I am not sure we know how to distinguish wind shifts that the kite can withstand from wind shifts that will bring it hurtling down. A housing crash, particularly when so many decisions had been made under the assumption that house prices would never fall, might constitute such a major wind shift. But was it really such an enormous wind shift? If you had known that a large correction in home prices was in store, would you have predicted such a large overall macroeconomic impact? Why was the popping of the housing bubble more of a wind shift than the popping of the dotcom bubble?
I am not sure that we know how to pull the kite out of a dive. Pulling out of the dive means continuing to make appropriate adjustments to relative shifts in supply and demand while somehow stopping or offsetting adjustments that are counterproductive, such as multiplier effects. There is a widespread view that printing money and/or increasing the Federal deficit are policies that can do this. However, it is always worth stopping to think about whether that view is correct. What I think of as the Japan problem (and what many of us fear is taking place in the U.S.) is one where policy works to inhibit necessary adjustments.
Another aspect of the “corridor” theory or the kite theory is the role of beliefs. When people believe they are wealthy, in some sense this causes them to be wealthy. As long as none of Bernard Madoff’s investors knew that he was running a Ponzi scheme, they were able to treat their funds with him as real wealth. Until the respective bubbles burst, the owners of dotcom stocks and of mortgage-backed securities could treat those assets as real wealth.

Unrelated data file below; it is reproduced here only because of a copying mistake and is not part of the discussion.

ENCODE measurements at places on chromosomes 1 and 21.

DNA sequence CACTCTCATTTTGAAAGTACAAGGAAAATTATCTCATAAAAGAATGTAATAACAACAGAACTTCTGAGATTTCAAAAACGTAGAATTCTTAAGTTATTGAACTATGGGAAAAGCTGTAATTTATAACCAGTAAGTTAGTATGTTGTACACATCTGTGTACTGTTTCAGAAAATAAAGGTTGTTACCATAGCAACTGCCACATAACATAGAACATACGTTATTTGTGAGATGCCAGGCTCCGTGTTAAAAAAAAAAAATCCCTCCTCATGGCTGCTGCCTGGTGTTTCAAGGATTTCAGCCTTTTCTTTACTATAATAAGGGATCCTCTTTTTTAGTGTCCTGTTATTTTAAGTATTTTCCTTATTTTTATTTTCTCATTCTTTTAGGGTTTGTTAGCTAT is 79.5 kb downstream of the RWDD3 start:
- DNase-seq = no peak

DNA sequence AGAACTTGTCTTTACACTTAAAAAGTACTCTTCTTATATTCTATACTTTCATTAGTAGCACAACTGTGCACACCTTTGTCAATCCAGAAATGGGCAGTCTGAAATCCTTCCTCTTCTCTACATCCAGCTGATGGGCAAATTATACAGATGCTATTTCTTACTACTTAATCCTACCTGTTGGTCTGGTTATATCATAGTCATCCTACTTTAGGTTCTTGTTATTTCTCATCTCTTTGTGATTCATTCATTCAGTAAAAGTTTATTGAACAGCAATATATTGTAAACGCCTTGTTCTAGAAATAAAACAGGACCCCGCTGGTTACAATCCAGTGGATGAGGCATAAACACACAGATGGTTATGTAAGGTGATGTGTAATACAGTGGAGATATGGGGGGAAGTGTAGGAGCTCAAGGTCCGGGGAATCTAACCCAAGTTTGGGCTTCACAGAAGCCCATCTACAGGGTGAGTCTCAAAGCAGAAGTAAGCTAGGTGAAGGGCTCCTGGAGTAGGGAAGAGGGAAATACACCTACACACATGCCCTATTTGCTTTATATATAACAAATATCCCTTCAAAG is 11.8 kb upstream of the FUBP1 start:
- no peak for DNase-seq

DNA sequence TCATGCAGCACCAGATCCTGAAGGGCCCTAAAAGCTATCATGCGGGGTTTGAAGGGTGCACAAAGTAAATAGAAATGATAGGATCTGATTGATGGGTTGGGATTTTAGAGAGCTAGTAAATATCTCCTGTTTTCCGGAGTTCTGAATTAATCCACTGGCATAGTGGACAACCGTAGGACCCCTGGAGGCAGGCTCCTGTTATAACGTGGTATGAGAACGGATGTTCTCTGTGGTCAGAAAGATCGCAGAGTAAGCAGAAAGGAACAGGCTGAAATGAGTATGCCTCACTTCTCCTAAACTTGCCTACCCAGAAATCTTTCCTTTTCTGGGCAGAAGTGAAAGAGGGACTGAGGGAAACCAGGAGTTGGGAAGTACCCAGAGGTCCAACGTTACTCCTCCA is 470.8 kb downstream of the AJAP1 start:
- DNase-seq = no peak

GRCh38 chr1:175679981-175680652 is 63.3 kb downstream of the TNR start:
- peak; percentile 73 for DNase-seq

One way to look at fiscal stimulus is that its effectiveness depends on beliefs. Think of deficit spending as a Madoff scheme. As long as people view their holdings of our government bonds as real wealth, a larger deficit will be stimulative. If instead people were to see government bonds as deferred taxes, the stimulative effect would be less. If investors were to come to believe that the U.S. is a banana republic, the stimulus effect would be nonexistent, or even negative.
With the “corridor” theory, one can say that when the economy is inside the corridor, you should forget about macroeconomics. Normal adjustment mechanisms, including responses to relative prices, take care of solving economic problems. However, when the economy gets pushed outside the corridor, normal adjustment mechanisms are ineffective or even counterproductive. At that point, one can describe the economy in terms of ratios, such as the Keynesian multiplier. If such multipliers are to be trusted, then fiscal and monetary stimulus can offset some of the otherwise counterproductive adjustments.
Previous lecture here